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Google Phone faces Launch Delays

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It has been reported that the Android operating system for mobile phones being heavily promoted by Google will not be available until the fourth quarter of this year, at the earliest. Citing unnamed sources, the Wall Street Journal reported that some companies developing the "Google Phone" may miss even that delayed deadline.

When Google announced the Android operating system last last year, they had suggested that handsets would be on the market early in the second half of this year.

The newspaper reports that while T-Mobile USA still expects to deliver an Android-powered phone in the fourth quarter, but that Sprint Nextel has abandoned plans to launch a handset until next year. China Mobile has also had to delay a launch until the end of this year - at the earliest, thanks to problems developing a Chinese language version of the Operating System.

However, speaking only last month at the Wireless Innovations 2008 conference, Joe Sims, vice president and general manager of T-Mobile's broadband and new business division, said he had already seen working prototypes of Android-based phones.

"I'm impressed," he said. "We will have more than one product...(The move to an open platform) will be innovation across the board, not just one device." he told Dow Jones, which sponsored the conference.

Part of the problem has been put at the door of Google, which is still developing the underlying OS, which makes it difficult for software houses to develop applications to sit on top of it. Handset OEMs are also understood to be having difficulty with some aspects of the application software.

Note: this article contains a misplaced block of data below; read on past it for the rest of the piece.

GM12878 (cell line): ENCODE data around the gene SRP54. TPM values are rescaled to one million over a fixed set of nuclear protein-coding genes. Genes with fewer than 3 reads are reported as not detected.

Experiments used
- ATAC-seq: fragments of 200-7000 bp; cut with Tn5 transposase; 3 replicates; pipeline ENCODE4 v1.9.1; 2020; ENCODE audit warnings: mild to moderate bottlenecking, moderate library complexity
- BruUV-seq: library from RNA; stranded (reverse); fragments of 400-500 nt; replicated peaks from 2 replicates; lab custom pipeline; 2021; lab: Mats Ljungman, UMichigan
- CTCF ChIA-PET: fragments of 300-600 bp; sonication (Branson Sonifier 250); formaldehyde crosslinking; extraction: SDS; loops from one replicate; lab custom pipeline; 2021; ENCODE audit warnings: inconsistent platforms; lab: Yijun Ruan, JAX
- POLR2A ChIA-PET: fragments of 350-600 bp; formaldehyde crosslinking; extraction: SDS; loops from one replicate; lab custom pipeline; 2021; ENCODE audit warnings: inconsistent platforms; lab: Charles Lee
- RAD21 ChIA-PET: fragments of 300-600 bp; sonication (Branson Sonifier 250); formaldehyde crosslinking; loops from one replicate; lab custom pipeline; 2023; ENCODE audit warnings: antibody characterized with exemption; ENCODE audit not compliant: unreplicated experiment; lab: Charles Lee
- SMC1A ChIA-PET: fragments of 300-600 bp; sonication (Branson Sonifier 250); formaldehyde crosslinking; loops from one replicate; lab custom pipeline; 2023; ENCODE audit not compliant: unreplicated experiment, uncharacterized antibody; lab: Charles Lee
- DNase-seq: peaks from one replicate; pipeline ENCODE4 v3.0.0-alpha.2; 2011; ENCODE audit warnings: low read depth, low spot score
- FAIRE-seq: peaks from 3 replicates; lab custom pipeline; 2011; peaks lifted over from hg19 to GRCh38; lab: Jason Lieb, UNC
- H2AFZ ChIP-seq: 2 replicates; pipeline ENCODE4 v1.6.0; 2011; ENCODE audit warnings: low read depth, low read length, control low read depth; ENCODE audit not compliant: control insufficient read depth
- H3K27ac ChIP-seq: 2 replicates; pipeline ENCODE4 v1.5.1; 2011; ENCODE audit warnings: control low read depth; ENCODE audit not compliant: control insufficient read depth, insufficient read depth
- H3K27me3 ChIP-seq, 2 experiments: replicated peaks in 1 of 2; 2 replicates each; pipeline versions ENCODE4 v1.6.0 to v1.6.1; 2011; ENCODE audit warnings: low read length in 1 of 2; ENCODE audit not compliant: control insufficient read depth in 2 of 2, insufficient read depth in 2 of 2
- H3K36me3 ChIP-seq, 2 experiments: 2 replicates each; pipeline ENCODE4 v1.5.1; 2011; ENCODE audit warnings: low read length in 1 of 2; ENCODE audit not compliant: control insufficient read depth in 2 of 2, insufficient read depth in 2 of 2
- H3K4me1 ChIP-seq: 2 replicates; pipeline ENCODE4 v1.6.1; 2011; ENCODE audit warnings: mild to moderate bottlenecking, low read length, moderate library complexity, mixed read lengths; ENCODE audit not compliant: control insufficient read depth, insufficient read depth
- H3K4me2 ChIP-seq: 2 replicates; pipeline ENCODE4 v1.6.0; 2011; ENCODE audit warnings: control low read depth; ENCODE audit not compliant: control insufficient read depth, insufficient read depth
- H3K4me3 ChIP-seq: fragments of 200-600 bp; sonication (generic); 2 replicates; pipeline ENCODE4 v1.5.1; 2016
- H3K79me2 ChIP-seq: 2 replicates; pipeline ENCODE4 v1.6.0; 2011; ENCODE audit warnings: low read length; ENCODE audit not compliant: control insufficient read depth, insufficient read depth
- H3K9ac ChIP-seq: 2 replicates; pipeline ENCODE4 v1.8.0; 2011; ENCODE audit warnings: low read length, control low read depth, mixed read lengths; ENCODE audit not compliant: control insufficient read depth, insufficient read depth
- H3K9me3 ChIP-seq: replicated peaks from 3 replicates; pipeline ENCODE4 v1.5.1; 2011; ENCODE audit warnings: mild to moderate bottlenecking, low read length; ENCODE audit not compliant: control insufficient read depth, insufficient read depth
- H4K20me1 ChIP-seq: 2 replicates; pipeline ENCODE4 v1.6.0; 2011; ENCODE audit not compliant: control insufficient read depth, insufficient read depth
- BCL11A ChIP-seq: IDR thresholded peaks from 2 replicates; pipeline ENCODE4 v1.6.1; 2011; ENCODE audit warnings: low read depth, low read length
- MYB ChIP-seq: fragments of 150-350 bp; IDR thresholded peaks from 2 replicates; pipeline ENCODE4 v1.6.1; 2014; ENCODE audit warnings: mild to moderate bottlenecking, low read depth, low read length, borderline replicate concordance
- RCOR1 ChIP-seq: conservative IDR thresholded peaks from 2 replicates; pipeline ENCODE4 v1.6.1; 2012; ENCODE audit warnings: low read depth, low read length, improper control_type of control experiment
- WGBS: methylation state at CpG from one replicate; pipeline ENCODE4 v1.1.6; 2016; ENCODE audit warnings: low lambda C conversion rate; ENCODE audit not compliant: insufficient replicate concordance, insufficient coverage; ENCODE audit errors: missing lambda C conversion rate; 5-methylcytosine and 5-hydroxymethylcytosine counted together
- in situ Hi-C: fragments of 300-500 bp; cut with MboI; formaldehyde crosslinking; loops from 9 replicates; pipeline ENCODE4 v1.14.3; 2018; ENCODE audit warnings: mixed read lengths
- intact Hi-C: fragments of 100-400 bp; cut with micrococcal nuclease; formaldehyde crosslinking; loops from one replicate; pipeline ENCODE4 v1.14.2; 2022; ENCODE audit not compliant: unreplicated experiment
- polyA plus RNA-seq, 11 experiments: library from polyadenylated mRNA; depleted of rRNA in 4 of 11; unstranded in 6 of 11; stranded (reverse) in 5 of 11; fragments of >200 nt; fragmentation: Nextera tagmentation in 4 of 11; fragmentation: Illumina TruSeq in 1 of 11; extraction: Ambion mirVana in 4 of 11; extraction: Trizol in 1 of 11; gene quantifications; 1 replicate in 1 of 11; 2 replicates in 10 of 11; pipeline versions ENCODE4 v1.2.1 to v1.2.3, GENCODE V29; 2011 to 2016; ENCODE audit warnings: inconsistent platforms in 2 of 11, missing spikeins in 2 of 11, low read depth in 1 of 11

Complaints about new software aren't unusual, but a sizeable number of developers - the very people that Google hopes will add the bells and whistles to its mobile phone software - are complaining that the tool kit is riddled with coding errors, some of them shockingly basic. Even worse, they said, is that Google has been largely unresponsive to their feedback and some observers suggested the very credibility of Google's mobile phone initiative is on the line.

"Is this a minor glitch or is it indicative of things to come?" asked Bill Hughes, mobile analyst at In-Stat consultancy last December. "They could slow ultimate adoption of the platform if they don't respond quickly and specifically to the concerns of the wireless developer community."

Early prototypes running the open-source software were on display at the 3GSM Congress in February and HTC says that it has already developed a fully functioning handset.

On the web: Wall Street Journal

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